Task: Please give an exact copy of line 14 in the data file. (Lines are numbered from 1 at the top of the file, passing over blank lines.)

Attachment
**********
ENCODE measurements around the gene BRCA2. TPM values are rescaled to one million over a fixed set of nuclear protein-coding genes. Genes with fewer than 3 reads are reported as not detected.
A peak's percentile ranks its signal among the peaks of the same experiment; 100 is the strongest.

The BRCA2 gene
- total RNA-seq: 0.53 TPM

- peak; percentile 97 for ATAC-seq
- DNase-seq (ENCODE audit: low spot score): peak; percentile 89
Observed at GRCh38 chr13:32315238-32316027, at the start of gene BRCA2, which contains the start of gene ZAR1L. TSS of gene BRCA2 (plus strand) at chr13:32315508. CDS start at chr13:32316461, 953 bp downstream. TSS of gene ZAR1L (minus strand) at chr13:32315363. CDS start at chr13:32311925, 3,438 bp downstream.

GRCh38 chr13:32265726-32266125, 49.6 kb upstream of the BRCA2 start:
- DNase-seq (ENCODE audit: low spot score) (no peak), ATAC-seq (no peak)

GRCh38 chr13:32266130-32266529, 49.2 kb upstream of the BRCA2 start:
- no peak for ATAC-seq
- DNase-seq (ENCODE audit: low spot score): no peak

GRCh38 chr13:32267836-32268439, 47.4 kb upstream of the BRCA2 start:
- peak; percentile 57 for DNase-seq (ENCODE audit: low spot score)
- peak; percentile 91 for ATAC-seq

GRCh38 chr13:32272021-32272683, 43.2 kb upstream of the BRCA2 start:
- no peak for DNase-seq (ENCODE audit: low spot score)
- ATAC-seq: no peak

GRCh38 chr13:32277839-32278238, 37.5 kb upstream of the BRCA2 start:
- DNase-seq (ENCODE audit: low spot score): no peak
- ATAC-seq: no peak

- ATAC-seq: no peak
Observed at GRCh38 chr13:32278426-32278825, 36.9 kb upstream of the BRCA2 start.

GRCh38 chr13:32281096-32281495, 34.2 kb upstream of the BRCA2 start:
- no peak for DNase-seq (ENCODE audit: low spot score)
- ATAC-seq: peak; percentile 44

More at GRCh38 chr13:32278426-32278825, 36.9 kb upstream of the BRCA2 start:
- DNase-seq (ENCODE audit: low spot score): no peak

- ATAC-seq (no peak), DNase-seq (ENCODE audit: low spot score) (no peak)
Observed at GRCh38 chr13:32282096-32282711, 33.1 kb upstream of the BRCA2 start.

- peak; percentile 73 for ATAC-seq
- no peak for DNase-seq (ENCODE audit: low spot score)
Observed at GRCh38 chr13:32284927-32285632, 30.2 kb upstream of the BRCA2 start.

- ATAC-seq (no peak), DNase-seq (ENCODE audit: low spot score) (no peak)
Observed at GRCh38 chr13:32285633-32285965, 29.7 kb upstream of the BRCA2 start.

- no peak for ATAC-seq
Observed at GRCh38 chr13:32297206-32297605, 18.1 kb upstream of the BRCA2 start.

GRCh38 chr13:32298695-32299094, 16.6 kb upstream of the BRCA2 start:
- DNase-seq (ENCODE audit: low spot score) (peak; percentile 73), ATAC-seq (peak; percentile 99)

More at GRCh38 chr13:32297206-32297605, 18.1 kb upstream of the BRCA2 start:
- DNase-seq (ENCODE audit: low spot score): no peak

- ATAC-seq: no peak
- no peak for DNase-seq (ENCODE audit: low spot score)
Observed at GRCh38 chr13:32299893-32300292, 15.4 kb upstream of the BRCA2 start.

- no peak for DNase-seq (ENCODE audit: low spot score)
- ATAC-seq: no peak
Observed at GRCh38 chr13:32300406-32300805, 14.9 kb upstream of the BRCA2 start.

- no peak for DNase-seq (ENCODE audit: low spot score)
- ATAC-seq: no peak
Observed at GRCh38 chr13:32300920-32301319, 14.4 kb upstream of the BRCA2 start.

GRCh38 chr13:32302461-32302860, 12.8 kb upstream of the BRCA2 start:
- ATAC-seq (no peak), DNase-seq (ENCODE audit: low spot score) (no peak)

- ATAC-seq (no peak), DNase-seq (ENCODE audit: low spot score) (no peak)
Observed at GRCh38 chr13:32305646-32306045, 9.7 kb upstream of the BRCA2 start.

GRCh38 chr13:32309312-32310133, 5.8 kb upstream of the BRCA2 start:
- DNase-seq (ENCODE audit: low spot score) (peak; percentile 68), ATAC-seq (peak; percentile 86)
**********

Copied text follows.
- peak; percentile 57 for DNase-seq (ENCODE audit: low spot score)